Twitter Admits Reliability Is Valuable?

Did I read the last two posts on the Twitter blog correctly?

They stated “You may have noticed we had an outage last night/stretching into this morning,” but instead they should have admitted that their service in the past few days has been intermittent at best.

On the heels of this, they then began today’s post with “We have a stated goal to make Twitter a reliable global communication utility. ” Really? Are they serious?

They have to know their service glitches have been lampooned in the blogosphere, and their credibility has seriously eroded as being a reliable (aka business-able) communication and microblogging (liveblogging?) tool. Many of us have started to rely on Twitter as a communication tool (via Web, BlackBerry, a whole host of applications, etc.), using it from everything from liveblogging to self-marketing and branding.

I know whenever I tell colleagues and friends about Twitter, the platform sounds so silly until I show people how it works and how I use it. Now, I really love Twitter. I like how my Tweets get archived daily on my own blog. How I am able to join a new organization and suddenly begin to have other people interested in reading my daily Twitter musings.

I really hope Twitter becomes more reliable. While this all this costs money, is there enough financing coming in to create and maintain the very reliability we all expect? 

Liveblogging 101

Our long-awaited presentation we are doing at this year’s Northern Voice has finally appeared on their website. As an all-volunteer conference, I really appreciate all the work and efforts the organizers are giving to make this year’s personal blogging and social media conference a success.

My session will be on Friday, February 22, 2008, from 14:00 – 14:30 (2:00-2:30pm) in a new track–Internet Bootcamp. Entitled Liveblogging 101, it is meant to introduce newbies to liveblogging.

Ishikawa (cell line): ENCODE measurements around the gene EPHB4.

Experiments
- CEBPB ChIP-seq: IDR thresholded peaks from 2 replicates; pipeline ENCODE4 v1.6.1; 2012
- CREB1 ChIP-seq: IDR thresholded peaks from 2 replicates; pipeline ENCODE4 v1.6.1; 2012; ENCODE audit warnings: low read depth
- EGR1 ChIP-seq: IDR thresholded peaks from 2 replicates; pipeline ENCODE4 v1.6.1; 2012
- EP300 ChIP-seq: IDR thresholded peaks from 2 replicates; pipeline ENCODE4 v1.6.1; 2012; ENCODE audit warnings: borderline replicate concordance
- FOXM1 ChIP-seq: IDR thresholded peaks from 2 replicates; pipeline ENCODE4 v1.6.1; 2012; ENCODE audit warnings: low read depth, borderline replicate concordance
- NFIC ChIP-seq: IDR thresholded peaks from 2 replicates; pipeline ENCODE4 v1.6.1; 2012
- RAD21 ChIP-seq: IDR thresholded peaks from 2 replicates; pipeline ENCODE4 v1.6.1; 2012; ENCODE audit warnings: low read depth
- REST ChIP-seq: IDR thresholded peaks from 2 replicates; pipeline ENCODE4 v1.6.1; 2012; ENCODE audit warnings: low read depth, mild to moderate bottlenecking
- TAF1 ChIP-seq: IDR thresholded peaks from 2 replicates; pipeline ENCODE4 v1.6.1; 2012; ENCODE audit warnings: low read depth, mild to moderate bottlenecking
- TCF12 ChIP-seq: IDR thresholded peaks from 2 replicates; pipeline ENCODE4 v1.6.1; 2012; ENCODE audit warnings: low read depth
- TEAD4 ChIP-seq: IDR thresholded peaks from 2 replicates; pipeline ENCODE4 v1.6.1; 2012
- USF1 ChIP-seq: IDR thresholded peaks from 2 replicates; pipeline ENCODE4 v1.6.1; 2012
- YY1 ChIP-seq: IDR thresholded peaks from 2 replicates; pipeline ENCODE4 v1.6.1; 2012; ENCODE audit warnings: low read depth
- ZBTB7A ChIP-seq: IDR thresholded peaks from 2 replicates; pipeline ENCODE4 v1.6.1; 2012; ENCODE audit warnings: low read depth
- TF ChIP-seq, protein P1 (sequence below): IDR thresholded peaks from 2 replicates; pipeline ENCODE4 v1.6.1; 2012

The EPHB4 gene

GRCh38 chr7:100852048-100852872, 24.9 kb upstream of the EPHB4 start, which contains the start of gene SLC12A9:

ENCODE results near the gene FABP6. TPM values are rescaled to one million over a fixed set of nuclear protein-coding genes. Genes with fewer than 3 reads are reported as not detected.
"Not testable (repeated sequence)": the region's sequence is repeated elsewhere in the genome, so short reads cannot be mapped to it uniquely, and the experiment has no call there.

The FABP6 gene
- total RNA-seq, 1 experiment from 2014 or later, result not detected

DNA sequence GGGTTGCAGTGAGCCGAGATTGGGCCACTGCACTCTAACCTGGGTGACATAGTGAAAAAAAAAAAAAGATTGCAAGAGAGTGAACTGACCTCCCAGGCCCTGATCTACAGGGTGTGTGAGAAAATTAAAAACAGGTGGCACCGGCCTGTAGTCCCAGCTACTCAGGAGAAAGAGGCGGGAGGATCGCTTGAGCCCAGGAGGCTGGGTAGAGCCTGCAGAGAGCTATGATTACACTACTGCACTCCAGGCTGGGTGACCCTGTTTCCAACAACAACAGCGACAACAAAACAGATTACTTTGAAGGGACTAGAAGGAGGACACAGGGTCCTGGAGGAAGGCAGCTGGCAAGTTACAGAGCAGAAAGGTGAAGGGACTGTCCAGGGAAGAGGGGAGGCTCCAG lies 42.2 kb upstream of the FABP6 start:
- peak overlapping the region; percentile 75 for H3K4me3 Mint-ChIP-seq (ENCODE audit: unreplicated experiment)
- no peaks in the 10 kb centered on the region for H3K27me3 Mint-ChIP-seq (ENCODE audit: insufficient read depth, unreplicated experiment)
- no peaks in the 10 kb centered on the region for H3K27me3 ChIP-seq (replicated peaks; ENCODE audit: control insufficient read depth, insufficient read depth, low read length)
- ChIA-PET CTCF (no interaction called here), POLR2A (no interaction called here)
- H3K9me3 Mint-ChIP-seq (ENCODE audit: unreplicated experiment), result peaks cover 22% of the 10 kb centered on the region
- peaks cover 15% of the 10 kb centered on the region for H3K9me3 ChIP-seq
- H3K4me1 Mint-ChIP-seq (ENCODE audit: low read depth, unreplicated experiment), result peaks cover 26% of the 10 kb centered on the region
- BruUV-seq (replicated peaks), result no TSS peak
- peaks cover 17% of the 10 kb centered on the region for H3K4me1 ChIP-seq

As a technologist and qualitative researcher, I am really interested in how liveblogging is an act of involvement and participation. It is not a narrative of the events–that is stenography. It is an interactive co-creation of the event itself from the perspective of an active participant. This in fact summarizes what my blog title, Silence and Voice, is all about. With liveblogging, the silence is ended as participants take up and use their own voices to record the event as they experience it.

Liveblogging:  Unfiltered. Raw. Authentic. If you want it nice and neat, buy a book.

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The New York Times Liveblogs?!

Nice to know that my interest in liveblogging and my newspaper of record, The New York Times, has finally embraced technology enough to begin liveblogging. Not just in name, but in practice. It seems they are liveblogging today’s Florida Primary.

With real-time video, one may ask why anybody would be interested in liveblogging at all? If that is the case, you may be interested in my upcoming session at Northern Voice’s Internet Bootcamp, where I will be presenting a session entitled Liveblogging 101.

Liveblogging:  Unfiltered. Raw. Authentic.


Northern Voice Bootcamp, Here I Come!

I am planning to attend this year’s Northern Voice 2008 in Vancouver. I will be presenting, with my colleague Robin Yap, at a new feature in the Moosecamp unconference, called Internet Bootcamp.

The proposal that Robin and I submitted is:

northernvoice2008square2.jpgLiveblogging as Active Participation

Do you want to actively report, interpret, and comment upon what happens around us in real time? Think only professional journalists can do this? If so, then think again! Liveblogging is a term for when people blog about events and presentations as they unfold, with all the personal feelings and thoughts through which we see the world. Unfiltered. Raw. Authentic. Liveblogging is active involvement, allowing us to both co-creator our meaning while we publish it on blogs in real time. This session will explore how people liveblog, its usefulness in an age of social media, and some best practices. A future research agenda will be also be explored.

This has not appeared on their website yet, but that is indeed what we are working on.

Do you liveblog? If not, consider attending our session! If you do, do you have any suggestions or recommendations about how or what we cover? This is something that many people do, and we are hoping we can create a forum to talk about this. Hopefully we can learn something from one another!

Attention Jurors

“We ask jurors in the hallway to come back into the main room. Have a seat and make yourselves comfortable.”

Here we all are, waiting . . .

“This is the end of your service.” Hurray!!!

They are going to give us a “Proof of Service,” which means that we do not have to serve again for a minimum of 2 years, and realistically we will not be called again for another 6 years. According to the laws of the State of New York, we will not again have to serve for 2 years. However, it is the practice within the County of New York (which is comprised of Manhattan) that we will not be called back for 6 years.


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